It is critical not to marry a scenario, however, and to remain flexible. Follow the trend don’t try to predict it. The sentiment is so bearish right now with everybody fearing the Fed’s tightening. And yet the market never behaves consistent with the majority’s opinions. I am glad I went to cash in my pension accounts starting in November. I still nibble at a a few things in my trading iRA but I make small bets and run when a loss develops.

 

There are still many stocks hitting ATHs (all-time highs) in commodities, agriculture, oil drilling and defense. Here is a list of stocks that came up in my WeeklyGreenBar scan using TC2000. (I will eventually make these scans available to others to run.) All of the stocks scanned came from my IBD/MarketSmith watchlist of stocks mentioned recently by these invaluable services. These stocks all bounced up off of their 4 week averages last week and had relative strength (vs S&P500) hit a 20 week high last week and all hit an ATH last week. For this setup I would sell if a stock trades back below last week’s low.

 

Here is an example of how I would trade this set-up. SRE has the powerful up-trend pattern of 4wk avg (red dotted line) rising above the 10 week avg (purple dotted line) which is rising above the 30 wk avg (red solid line). The latter is indicative of a Stage 2 up-trend. Last week’s price bar fell to just below/near the rising 4 wk avg and closed above it, and closed the week higher than the week before. This results in my green bar signal. (The prior week did not close higher than the week before and is therefore not green.) The fact that the stock also had a GLB (green line break-out to an ATH) is another plus but not required by this scan. A GLB signifies that a stock reached an ATH, consolidated for a minimum of 3 months and then broke out to a new ATH.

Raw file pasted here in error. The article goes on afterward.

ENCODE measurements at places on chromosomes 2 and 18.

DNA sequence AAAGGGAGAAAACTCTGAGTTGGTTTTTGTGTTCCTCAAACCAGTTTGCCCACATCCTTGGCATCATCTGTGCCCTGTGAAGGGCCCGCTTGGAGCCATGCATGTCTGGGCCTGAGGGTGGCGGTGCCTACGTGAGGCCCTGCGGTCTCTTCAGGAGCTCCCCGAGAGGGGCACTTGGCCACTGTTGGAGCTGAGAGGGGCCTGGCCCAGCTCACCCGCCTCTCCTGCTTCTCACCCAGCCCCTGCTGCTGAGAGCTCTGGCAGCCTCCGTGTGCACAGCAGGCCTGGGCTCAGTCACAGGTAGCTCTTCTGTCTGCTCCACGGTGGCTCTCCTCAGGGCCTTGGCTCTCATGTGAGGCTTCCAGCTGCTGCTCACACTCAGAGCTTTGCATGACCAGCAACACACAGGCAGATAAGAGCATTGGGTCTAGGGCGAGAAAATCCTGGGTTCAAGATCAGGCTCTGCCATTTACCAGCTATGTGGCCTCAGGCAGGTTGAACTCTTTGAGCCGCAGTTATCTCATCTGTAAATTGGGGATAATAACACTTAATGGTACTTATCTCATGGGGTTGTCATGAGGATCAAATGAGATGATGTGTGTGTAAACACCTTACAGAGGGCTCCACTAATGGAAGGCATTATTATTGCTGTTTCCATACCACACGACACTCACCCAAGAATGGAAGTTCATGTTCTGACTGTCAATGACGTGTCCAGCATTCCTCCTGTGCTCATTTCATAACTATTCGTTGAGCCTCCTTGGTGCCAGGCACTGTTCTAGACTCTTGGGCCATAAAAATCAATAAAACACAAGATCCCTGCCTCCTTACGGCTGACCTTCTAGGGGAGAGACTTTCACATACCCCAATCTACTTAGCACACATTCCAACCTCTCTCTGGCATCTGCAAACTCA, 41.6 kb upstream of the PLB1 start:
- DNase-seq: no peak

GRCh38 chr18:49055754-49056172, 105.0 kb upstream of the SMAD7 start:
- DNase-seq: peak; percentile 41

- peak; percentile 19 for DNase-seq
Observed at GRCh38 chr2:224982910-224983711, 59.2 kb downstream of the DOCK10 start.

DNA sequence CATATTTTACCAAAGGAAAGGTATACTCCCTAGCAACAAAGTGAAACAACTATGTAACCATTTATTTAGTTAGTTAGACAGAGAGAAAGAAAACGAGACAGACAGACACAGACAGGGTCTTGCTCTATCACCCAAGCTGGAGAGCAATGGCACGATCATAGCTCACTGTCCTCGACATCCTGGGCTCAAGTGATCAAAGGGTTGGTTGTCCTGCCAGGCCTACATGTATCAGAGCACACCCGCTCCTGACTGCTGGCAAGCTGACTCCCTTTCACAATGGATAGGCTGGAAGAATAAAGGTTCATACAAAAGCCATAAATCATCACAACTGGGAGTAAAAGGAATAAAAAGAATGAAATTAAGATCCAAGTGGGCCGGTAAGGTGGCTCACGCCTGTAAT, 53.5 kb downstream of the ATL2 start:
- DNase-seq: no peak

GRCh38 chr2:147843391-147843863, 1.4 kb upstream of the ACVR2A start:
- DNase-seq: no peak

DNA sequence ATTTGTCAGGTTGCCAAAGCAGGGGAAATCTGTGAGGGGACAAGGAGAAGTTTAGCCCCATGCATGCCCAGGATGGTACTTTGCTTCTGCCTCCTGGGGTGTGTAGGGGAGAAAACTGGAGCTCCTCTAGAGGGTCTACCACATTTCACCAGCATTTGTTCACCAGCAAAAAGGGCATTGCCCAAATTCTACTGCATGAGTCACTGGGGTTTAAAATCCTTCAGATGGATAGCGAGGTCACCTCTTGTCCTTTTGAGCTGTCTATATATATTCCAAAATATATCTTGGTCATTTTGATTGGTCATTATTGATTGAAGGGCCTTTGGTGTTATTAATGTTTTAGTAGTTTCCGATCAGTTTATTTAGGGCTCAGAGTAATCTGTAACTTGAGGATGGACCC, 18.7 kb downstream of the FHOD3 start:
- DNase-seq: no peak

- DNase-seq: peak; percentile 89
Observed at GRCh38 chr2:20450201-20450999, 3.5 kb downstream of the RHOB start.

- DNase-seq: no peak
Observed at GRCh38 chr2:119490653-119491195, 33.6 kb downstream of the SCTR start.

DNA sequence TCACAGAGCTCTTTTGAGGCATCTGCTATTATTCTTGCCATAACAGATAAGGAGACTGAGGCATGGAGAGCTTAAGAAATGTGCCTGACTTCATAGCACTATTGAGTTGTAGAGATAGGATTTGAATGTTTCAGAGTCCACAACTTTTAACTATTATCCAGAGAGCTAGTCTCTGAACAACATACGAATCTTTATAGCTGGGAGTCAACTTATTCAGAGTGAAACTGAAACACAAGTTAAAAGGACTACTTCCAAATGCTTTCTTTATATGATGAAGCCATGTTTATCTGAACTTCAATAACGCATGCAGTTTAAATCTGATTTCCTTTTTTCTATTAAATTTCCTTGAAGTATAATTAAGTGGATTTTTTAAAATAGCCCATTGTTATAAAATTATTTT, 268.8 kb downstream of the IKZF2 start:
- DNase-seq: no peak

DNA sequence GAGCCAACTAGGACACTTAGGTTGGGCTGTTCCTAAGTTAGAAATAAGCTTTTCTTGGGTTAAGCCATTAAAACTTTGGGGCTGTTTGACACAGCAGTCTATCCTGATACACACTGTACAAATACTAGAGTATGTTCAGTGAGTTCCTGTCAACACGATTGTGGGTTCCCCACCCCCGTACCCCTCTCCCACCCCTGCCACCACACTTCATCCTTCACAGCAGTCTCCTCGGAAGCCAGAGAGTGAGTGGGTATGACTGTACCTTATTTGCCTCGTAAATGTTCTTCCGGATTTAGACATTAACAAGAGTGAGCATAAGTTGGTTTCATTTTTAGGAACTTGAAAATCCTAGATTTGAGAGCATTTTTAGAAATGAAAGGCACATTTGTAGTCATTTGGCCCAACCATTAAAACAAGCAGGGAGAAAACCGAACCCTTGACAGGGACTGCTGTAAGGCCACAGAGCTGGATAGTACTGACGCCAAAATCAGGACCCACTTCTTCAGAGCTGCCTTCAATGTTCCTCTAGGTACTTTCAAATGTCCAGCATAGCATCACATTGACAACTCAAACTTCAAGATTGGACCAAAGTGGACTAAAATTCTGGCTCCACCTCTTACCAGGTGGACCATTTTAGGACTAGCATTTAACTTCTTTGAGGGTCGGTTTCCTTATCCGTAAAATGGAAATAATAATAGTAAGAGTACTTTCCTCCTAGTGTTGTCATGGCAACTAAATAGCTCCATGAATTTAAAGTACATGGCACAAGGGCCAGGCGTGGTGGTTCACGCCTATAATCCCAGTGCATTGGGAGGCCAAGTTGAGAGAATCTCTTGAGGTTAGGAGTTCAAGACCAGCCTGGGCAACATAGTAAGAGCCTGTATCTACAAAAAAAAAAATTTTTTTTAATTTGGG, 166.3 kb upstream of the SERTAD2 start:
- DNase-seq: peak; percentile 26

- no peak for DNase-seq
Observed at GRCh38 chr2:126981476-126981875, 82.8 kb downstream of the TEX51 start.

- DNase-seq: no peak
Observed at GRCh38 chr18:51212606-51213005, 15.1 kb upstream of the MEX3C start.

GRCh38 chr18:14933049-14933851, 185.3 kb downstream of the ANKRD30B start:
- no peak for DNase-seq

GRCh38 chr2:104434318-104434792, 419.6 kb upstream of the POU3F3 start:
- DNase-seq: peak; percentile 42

Please note this golden nugget: an advancing stock rides its rising 4 wk avg for many weeks. SRE has done so for the past 8 wks. How long will this advance last? No one knows. But if I owned SRE I would lighten up or sell all when it ends a week below its 4 wk avg. The final exit would come with a close below the 10 wk avg. I could also trail my stop at each subsequent green bar’s low.

The beauty of this technique is that one does not have to be glued to a monitor. One could purchase SRE on Monday (or before the close Friday), for example, put a stop loss order in to sell just below last week’s low and go about one’s business. The great Nicolas Darvas (whose books, listed below, are required reading) made his fortune while he was dancing around the world. Darvas could not watch his stocks when the markets were open. There were no computers then in the 50s and he did not contact his broker but got most of his stock information on the weekends from Barron’s magazine. The great William O’Neil relied on weekly charts too. Most of us do not want to be day traders. We just want to make a decent return over time and get on with our careers. SRE is just an example, I do not own it.

Here is one more example from the list above. Study it and learn.

 

The GMI remains on a Red signal, reflecting largely  the developing Stage 4 down-trend in QQQ. Everyone be careful.